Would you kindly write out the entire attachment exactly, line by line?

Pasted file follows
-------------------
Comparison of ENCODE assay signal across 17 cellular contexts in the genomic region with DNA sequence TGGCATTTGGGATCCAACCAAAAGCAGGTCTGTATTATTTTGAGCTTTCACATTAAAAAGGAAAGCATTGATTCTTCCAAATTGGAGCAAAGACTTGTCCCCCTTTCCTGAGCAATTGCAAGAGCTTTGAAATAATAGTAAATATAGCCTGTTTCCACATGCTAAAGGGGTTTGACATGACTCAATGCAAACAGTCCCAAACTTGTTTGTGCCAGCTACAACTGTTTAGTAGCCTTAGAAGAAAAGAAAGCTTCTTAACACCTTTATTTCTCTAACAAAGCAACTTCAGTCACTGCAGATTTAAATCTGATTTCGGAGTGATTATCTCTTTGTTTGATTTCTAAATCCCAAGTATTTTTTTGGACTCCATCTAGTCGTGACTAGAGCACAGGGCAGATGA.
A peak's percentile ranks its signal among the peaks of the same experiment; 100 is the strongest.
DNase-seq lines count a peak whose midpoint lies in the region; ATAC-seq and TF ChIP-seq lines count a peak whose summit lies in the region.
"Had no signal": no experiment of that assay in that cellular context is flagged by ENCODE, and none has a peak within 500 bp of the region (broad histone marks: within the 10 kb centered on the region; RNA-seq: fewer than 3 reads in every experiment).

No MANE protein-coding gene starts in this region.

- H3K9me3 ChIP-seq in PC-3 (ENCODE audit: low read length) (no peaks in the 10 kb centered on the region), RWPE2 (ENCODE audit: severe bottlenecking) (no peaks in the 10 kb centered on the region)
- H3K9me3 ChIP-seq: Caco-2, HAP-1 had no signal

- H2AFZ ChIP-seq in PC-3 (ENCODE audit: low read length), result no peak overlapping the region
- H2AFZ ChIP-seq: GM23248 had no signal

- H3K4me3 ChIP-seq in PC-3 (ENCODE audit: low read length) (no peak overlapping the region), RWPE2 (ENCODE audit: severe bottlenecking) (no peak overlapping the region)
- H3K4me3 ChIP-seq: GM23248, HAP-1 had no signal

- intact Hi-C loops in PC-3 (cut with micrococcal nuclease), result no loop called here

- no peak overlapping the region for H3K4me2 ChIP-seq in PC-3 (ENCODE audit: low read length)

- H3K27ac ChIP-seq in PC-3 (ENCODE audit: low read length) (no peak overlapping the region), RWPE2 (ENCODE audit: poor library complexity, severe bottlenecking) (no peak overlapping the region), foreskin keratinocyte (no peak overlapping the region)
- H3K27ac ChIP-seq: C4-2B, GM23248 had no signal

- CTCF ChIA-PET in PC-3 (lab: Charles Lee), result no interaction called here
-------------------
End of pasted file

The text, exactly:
Comparison of ENCODE assay signal across 17 cellular contexts in the genomic region with DNA sequence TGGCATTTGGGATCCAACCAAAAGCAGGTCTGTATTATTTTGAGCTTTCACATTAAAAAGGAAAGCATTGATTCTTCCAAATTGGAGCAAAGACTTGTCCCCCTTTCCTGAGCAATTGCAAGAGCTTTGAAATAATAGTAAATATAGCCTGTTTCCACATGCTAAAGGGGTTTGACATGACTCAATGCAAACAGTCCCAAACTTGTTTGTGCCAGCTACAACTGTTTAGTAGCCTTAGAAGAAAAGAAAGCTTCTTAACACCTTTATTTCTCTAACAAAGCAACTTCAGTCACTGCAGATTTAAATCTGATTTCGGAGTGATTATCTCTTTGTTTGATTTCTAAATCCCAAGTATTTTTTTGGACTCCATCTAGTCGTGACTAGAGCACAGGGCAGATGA.
A peak's percentile ranks its signal among the peaks of the same experiment; 100 is the strongest.
DNase-seq lines count a peak whose midpoint lies in the region; ATAC-seq and TF ChIP-seq lines count a peak whose summit lies in the region.
"Had no signal": no experiment of that assay in that cellular context is flagged by ENCODE, and none has a peak within 500 bp of the region (broad histone marks: within the 10 kb centered on the region; RNA-seq: fewer than 3 reads in every experiment).

No MANE protein-coding gene starts in this region.

- H3K9me3 ChIP-seq in PC-3 (ENCODE audit: low read length) (no peaks in the 10 kb centered on the region), RWPE2 (ENCODE audit: severe bottlenecking) (no peaks in the 10 kb centered on the region)
- H3K9me3 ChIP-seq: Caco-2, HAP-1 had no signal

- H2AFZ ChIP-seq in PC-3 (ENCODE audit: low read length), result no peak overlapping the region
- H2AFZ ChIP-seq: GM23248 had no signal

- H3K4me3 ChIP-seq in PC-3 (ENCODE audit: low read length) (no peak overlapping the region), RWPE2 (ENCODE audit: severe bottlenecking) (no peak overlapping the region)
- H3K4me3 ChIP-seq: GM23248, HAP-1 had no signal

- intact Hi-C loops in PC-3 (cut with micrococcal nuclease), result no loop called here

- no peak overlapping the region for H3K4me2 ChIP-seq in PC-3 (ENCODE audit: low read length)

- H3K27ac ChIP-seq in PC-3 (ENCODE audit: low read length) (no peak overlapping the region), RWPE2 (ENCODE audit: poor library complexity, severe bottlenecking) (no peak overlapping the region), foreskin keratinocyte (no peak overlapping the region)
- H3K27ac ChIP-seq: C4-2B, GM23248 had no signal

- CTCF ChIA-PET in PC-3 (lab: Charles Lee), result no interaction called here